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Northwest’s University Police Department trains tirelessly to prepare for possible armed intruder situations.

The department participates in training simulations throughout the year, practicing how they should react should an incident occur.A new virtual simulator was recently added to the routine armed intruder training regiment.

Assistant Vice President of Facility Services Allen Mays said there is a virtual firearm simulator for UPD to use.

“We are currently working through a University Police Department firearms simulator,” Mays said. “Basically, that is going to be a training simulator, and it is a computer projector and mobile; you can put it in front of different spaces if you need to move it fairly easily. But it is meant to train the police officers, and people may come here to train as well.”

University Police Chief Clarence Green said the new virtual simulation is meant to help put time into focused training of oral commands.

“We have a virtual simulator, but it does not allow all of our members; we can do two at a time,” Green said. “We will do an exercise usually involving four to five officers on a team. They will actually do the physical parts. The simulator machine will do more verbal commands.”

Despite the new advancements in armed intruder training, Green said students, faculty and staff should be prepared for, but not scared of, an incident occurring.

“We have to prepare for that (armed intruders),” Green said. “Statistics show that these armed intruder incidents have less than a 2% chance of occurring. Perhaps a 1% chance of occurring, but we have to do our due diligence and stay prepared.”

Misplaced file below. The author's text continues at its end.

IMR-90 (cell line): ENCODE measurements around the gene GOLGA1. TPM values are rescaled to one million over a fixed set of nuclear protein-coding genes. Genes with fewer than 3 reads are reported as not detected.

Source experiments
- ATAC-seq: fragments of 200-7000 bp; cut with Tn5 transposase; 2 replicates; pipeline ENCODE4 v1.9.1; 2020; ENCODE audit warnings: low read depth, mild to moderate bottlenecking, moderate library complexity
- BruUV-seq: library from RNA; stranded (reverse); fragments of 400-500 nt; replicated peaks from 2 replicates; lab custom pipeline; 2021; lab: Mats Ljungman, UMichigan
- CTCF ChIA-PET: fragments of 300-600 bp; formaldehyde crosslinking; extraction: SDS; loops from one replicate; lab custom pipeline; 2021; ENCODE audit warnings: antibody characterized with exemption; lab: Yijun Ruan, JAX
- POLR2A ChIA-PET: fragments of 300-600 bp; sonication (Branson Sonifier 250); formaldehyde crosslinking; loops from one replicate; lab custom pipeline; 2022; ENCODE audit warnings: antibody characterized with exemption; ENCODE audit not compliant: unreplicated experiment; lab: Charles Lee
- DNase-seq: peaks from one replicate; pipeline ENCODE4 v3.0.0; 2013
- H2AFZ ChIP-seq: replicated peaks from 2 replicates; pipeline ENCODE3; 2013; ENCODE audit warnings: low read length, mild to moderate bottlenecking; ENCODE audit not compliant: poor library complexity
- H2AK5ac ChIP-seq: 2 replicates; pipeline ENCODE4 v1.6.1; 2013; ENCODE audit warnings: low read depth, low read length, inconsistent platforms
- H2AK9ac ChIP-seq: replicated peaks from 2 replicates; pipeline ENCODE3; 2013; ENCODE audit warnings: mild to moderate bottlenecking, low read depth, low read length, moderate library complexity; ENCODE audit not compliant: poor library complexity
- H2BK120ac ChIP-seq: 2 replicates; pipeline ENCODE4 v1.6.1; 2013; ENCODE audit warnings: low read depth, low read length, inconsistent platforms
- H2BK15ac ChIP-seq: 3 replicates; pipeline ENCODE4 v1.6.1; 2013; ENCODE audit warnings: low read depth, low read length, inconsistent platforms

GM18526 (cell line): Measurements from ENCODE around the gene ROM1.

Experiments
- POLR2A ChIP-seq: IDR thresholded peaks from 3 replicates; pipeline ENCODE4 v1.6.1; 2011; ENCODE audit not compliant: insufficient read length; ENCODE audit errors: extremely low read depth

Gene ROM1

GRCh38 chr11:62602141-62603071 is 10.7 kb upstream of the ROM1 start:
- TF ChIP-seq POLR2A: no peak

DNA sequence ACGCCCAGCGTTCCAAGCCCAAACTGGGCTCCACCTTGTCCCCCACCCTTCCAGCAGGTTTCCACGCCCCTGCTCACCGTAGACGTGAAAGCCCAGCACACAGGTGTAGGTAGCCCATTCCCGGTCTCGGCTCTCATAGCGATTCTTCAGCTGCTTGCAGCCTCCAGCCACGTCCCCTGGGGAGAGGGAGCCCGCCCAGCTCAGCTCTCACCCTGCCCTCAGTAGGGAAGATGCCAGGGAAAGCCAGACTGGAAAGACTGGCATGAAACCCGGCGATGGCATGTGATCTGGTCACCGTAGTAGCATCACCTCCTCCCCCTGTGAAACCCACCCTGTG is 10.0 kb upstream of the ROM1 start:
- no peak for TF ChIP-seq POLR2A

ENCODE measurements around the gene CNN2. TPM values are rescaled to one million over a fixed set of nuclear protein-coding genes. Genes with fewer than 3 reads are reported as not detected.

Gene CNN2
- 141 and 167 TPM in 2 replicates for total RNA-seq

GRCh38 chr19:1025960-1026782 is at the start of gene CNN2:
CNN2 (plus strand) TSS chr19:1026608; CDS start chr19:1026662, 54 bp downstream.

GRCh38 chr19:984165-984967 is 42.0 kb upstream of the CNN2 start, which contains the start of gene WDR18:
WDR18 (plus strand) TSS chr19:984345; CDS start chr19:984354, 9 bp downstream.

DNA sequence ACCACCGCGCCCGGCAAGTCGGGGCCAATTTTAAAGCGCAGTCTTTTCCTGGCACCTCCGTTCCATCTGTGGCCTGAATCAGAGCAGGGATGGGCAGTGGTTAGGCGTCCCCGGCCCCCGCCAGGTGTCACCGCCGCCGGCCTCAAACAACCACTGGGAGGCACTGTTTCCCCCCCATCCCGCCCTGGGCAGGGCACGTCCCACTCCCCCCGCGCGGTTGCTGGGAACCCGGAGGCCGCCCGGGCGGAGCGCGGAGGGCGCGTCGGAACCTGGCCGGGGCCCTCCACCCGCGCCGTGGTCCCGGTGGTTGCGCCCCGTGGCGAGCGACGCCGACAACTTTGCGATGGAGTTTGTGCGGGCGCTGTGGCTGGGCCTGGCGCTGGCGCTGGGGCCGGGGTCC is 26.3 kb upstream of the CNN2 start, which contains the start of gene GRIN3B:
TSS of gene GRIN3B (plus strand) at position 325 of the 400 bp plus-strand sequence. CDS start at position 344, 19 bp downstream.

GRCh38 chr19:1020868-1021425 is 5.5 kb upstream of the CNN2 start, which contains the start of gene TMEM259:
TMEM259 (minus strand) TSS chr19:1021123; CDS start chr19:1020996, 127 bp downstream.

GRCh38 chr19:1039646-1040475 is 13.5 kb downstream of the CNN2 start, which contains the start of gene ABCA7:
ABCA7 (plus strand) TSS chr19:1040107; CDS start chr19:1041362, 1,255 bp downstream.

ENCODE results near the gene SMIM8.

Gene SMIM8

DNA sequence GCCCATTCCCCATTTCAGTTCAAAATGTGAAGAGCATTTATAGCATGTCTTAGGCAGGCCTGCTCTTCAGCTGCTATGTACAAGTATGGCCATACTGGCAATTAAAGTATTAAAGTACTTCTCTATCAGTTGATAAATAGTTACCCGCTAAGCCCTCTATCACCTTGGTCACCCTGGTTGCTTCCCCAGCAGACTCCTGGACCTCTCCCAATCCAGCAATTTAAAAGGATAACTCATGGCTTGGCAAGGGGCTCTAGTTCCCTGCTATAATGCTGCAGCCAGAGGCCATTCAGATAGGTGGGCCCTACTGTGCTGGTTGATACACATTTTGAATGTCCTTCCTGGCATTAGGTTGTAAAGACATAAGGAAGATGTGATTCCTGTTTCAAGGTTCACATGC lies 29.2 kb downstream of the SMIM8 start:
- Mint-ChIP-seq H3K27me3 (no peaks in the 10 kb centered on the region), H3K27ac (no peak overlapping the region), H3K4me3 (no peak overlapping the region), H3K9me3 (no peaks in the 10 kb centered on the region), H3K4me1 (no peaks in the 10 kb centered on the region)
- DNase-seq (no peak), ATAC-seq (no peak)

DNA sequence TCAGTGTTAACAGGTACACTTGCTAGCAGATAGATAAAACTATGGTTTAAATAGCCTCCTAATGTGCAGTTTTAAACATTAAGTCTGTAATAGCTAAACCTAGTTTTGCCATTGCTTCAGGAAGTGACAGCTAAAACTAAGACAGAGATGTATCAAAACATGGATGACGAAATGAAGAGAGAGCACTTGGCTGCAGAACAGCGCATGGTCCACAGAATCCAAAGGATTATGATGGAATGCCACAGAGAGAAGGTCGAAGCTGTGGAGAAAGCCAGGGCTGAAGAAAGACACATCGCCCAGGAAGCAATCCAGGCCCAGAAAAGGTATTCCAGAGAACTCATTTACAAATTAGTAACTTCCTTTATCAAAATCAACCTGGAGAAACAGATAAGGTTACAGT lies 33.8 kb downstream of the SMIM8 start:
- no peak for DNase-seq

The training occurred in two sections, one in the morning and one in the afternoon. Both sections lasted about four hours and were set up to learn the tactics in a classroom, practice the tactics without the simulation and then finally practice the tactics in the full simulation.

Green said the simulation included many different types of training.

“What we are doing is we will do different maneuvers,” Green said. “How we are going to enter a facility, how we are going to tactically deal with stairs, how we are going to deal with large groups of people, how we are going to clear a room — All of those types of tactics we are really drilling down.”

Green said that armed intruder training occurs multiple times a year, including two full simulation sessions. Remaining sessions are refresher courses.

“We do these three to four times a year just to ensure that we are staying sharp,” Green said. “It is unfortunate that we live in a time where we have to practice, train and drill our campus as well as our officers.”

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